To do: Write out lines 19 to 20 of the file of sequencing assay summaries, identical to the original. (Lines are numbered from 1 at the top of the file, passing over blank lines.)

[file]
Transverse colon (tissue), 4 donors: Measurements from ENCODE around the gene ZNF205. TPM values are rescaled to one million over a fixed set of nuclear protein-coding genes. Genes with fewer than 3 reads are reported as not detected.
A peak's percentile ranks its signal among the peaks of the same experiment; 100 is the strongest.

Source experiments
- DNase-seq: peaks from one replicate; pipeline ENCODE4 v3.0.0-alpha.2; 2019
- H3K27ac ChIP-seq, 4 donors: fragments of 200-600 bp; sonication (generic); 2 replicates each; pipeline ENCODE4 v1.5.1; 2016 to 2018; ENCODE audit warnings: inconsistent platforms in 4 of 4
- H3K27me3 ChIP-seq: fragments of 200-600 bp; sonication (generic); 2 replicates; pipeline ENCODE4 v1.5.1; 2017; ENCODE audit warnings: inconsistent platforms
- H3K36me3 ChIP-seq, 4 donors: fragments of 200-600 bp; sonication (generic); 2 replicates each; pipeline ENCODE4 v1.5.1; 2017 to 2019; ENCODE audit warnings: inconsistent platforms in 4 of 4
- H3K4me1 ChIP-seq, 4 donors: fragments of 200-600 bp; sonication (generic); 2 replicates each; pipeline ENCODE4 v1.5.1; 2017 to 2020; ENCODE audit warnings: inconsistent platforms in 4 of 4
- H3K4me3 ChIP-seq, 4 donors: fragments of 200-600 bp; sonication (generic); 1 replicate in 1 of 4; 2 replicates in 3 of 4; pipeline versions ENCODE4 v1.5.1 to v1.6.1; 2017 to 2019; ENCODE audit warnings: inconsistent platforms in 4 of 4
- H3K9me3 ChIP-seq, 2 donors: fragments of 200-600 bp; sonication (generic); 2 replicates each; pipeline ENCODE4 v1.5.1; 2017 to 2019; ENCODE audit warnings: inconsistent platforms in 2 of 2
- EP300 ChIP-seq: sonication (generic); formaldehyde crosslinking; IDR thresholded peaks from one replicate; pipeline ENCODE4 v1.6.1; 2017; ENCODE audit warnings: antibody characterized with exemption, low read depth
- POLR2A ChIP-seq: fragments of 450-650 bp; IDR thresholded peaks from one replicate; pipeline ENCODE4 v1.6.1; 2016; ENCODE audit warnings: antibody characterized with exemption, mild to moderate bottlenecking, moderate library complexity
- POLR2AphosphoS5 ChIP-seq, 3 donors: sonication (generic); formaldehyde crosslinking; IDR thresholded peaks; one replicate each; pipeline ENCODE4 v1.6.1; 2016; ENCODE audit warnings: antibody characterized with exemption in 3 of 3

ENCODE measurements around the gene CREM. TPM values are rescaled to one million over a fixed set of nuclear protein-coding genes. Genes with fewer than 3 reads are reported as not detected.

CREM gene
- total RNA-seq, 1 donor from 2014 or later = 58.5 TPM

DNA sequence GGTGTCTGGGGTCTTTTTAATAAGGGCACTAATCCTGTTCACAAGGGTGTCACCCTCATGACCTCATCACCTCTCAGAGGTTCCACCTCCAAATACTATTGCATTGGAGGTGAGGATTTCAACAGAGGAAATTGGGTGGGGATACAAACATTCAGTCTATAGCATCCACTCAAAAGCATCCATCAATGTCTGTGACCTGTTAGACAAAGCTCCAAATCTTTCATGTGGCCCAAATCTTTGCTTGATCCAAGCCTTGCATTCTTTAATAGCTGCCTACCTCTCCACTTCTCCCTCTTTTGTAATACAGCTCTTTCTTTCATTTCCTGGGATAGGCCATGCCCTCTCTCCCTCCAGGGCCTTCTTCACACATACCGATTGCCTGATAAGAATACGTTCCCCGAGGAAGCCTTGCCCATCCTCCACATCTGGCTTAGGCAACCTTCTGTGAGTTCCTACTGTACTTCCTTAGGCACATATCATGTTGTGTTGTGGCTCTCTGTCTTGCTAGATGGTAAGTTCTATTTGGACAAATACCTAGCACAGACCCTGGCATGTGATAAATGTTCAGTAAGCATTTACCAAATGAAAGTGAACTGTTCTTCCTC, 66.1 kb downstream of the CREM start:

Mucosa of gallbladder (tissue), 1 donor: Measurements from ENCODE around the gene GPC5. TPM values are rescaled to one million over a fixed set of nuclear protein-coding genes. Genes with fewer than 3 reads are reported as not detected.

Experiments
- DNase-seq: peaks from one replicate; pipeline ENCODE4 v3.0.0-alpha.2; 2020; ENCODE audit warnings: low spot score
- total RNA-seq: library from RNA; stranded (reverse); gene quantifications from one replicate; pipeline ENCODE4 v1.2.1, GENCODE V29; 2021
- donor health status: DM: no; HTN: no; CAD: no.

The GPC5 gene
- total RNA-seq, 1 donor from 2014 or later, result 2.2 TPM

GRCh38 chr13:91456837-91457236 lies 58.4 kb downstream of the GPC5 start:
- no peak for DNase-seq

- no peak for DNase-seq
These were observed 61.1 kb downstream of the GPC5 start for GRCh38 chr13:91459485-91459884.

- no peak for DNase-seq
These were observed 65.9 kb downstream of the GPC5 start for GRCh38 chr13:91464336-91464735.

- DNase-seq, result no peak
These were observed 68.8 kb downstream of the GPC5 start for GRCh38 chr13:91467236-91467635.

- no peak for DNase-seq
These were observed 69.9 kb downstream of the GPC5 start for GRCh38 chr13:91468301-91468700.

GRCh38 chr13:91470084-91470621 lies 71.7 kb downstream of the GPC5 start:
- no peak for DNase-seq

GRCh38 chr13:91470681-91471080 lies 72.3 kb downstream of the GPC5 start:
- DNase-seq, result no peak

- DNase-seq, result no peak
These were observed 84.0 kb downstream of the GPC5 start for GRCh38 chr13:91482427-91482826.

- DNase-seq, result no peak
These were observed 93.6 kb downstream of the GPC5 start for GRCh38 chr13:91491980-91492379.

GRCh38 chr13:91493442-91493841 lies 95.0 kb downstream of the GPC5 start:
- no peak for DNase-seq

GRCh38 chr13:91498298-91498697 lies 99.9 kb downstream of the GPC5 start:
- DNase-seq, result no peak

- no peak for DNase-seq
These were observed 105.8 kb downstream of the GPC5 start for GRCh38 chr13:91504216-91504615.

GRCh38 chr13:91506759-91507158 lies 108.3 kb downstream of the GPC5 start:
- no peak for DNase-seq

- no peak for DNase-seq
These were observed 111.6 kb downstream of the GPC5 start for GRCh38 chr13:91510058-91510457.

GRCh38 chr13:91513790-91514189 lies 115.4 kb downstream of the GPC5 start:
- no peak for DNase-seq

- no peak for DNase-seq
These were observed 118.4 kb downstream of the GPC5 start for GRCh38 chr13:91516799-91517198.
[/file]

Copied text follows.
Experiments
- DNase-seq: peaks from one replicate; pipeline ENCODE4 v3.0.0-alpha.2; 2020; ENCODE audit warnings: low spot score